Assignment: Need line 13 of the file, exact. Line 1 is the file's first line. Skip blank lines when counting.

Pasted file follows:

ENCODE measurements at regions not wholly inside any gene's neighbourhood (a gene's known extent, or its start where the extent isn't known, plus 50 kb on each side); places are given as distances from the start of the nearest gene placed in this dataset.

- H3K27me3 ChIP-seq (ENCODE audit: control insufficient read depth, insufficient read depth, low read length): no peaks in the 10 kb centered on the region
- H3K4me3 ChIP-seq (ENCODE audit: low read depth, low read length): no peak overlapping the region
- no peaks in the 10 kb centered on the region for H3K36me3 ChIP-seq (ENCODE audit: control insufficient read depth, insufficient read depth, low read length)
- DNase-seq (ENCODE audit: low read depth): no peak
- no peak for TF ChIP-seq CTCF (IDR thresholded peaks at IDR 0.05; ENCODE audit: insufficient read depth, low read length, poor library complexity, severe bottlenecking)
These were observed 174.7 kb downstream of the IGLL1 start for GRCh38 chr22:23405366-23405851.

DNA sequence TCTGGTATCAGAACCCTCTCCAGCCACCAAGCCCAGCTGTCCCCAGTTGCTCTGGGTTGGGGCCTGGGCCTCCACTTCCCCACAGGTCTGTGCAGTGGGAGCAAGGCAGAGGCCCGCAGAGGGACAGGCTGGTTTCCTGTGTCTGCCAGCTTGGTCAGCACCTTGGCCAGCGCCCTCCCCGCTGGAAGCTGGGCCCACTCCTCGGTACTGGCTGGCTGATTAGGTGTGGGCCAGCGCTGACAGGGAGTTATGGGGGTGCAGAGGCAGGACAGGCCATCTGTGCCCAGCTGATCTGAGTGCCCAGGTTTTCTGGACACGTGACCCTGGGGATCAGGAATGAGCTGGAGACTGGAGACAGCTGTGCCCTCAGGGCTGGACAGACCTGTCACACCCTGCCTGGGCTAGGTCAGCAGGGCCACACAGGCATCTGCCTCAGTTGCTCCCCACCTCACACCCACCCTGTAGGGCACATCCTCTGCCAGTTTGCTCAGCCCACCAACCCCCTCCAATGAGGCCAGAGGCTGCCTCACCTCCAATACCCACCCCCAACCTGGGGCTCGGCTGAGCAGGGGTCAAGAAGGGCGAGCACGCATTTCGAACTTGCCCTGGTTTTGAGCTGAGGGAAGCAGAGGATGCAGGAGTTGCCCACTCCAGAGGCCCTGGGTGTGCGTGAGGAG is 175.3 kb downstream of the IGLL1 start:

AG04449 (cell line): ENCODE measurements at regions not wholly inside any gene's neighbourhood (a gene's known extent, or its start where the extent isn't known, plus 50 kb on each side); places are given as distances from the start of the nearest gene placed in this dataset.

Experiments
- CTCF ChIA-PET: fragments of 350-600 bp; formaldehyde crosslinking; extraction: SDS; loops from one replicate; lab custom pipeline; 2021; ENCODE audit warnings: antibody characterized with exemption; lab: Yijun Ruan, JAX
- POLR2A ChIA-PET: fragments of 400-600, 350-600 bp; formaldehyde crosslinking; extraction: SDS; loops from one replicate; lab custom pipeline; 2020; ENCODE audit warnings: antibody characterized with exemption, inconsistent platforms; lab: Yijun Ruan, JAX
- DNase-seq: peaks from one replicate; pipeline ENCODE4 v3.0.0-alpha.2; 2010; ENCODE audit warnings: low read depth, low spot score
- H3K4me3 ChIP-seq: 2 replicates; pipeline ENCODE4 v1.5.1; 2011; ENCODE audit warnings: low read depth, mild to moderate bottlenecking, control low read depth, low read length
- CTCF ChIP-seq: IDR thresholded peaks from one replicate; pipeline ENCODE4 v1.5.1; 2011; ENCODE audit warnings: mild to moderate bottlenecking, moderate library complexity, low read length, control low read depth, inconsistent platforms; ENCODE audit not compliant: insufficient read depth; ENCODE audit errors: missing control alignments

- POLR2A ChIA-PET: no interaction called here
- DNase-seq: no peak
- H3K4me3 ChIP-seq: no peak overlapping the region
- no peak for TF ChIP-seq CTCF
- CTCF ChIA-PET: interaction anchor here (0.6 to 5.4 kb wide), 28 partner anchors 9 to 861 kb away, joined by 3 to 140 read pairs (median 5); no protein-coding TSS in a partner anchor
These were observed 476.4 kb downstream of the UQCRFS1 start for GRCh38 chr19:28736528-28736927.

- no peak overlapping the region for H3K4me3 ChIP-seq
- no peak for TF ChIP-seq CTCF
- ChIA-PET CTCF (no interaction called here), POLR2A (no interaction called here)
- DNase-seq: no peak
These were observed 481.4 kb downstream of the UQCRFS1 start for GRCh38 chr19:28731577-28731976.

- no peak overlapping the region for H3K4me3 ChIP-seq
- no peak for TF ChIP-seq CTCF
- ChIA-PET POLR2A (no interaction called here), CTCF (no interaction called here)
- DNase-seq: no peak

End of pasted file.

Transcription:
- DNase-seq: peaks from one replicate; pipeline ENCODE4 v3.0.0-alpha.2; 2010; ENCODE audit warnings: low read depth, low spot score